What's Next?

Harley-Davidson

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Harley-Davidson has announced plans for two new bikes coming in the next few years. The Pan America will be the company's first Adventure Touring motorcycle, replete with all the functionality and capability required of such a bike. At the other end of the scale will be another exciting new model — the Harley-Davidson Bronx. The Bronx is an all-new "streetfighter" motorcycle built for speed and performance. Both Pan America and Bronx are expected to arrive in 2021.

Today

Harley-Davidson

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The little company that William Harley and Arthur Davidson started in a small shed in Wisconsin has come a long way. In 2019 Harley-Davidson sold almost 220,000 motorcycles worldwide with a lineup of eight different models and a total of 37 unique variants available. The company also sells a complete range of motorcycle parts, accessories, riding gear and apparel.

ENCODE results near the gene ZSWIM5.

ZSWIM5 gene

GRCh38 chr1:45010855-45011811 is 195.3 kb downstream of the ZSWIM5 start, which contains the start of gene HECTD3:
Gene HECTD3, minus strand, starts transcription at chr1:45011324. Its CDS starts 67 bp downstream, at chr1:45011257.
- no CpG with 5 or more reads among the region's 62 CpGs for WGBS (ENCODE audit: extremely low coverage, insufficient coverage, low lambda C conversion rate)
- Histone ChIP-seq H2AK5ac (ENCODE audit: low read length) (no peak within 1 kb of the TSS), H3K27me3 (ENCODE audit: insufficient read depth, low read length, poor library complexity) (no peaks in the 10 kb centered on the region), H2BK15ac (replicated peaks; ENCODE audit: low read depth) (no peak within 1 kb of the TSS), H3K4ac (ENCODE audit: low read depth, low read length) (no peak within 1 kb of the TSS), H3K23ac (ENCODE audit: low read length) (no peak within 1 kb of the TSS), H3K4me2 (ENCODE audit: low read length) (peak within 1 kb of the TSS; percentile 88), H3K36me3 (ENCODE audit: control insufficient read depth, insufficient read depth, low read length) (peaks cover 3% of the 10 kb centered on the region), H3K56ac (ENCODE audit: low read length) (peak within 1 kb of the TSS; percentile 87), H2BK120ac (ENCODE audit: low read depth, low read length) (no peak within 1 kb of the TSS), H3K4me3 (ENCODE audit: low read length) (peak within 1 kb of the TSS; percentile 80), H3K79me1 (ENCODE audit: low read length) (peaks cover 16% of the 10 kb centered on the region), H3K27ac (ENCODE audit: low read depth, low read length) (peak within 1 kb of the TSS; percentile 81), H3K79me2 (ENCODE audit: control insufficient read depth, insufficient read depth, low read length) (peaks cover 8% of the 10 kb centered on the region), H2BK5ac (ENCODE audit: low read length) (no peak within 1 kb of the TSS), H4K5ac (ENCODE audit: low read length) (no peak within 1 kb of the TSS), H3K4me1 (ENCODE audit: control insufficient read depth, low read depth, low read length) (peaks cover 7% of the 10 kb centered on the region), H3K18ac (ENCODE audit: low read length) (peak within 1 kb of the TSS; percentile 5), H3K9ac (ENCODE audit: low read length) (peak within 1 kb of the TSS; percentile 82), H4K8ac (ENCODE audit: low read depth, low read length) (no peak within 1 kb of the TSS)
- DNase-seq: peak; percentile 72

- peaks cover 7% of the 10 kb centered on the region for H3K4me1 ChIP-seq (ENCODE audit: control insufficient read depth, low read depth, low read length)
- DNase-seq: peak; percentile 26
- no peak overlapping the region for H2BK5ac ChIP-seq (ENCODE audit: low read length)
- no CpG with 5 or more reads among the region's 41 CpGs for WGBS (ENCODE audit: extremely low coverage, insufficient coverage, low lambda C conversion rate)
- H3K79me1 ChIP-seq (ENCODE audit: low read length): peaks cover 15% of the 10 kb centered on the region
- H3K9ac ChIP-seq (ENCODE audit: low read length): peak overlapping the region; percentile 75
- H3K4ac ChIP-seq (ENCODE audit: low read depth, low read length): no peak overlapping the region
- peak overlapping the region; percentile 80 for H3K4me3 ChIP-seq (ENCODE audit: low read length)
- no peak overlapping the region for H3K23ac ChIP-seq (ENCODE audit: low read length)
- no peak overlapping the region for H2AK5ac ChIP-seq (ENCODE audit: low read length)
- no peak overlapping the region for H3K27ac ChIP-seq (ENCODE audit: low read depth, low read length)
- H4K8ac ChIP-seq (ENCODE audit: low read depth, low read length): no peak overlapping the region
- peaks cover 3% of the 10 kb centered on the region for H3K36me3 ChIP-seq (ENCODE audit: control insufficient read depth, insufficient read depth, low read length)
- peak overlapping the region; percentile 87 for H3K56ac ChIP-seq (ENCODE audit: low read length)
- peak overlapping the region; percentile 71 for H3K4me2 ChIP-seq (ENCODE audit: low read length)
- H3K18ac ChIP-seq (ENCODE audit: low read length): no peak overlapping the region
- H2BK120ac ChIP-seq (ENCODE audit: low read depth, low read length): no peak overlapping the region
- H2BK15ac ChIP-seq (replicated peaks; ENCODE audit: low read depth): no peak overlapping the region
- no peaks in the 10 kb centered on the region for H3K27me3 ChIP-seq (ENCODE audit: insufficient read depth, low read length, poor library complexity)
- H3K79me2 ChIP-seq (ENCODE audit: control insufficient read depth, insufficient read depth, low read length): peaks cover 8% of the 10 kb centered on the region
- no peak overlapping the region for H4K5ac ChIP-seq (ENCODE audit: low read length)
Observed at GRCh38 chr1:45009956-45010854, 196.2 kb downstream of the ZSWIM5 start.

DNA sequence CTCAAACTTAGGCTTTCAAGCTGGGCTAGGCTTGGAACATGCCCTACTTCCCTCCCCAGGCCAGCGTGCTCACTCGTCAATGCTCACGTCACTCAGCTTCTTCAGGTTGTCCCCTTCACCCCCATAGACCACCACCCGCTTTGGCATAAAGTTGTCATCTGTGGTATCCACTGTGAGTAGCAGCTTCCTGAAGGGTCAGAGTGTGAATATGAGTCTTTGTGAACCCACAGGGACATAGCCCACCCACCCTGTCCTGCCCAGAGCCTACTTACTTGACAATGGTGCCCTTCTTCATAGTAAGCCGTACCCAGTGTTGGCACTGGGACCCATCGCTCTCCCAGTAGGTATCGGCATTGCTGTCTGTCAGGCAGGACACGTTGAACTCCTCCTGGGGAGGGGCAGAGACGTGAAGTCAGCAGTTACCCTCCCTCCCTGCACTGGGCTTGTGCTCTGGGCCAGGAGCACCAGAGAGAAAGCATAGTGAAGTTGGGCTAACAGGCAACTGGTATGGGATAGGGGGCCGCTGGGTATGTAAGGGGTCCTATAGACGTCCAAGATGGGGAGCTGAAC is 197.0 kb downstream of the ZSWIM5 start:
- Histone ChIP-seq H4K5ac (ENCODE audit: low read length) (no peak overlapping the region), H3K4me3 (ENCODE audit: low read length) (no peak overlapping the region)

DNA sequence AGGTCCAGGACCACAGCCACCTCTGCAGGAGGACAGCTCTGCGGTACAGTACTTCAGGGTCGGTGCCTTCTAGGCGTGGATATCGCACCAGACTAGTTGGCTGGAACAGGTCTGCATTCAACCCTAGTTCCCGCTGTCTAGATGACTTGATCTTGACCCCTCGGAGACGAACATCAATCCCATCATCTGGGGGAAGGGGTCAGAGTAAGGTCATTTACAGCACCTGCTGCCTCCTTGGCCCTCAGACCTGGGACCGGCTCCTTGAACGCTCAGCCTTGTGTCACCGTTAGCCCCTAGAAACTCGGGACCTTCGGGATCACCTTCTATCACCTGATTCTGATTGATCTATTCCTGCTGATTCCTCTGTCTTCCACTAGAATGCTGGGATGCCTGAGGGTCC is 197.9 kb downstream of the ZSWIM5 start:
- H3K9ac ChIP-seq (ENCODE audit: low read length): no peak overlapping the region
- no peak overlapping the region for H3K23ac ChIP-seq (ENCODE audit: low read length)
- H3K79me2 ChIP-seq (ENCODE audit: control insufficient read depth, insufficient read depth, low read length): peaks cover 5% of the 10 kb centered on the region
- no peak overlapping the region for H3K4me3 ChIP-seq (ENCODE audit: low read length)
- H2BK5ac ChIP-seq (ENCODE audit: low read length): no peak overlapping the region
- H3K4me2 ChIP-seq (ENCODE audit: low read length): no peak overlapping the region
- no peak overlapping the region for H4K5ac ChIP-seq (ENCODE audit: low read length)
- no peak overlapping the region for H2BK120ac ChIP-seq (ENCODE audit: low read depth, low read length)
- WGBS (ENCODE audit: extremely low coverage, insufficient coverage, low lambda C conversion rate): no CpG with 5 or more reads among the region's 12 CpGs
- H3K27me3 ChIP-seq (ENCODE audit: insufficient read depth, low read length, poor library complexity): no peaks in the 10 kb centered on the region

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This image of a young child was considered so perverted by some that Audi decided to apologize for it.

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Audi has apologized for an advertisement that shows an image of a young girl eating a banana while she stands in front of an Audi RS 4 Avant.

The apology was issued after outcry from critics on Twitter who pointed to perceived numerous flaws in the ad from the overt sexualization of the child because of the banana involved to the potential danger the child was in because she was standing in front of a parked vehicle that can go up to 174 mph.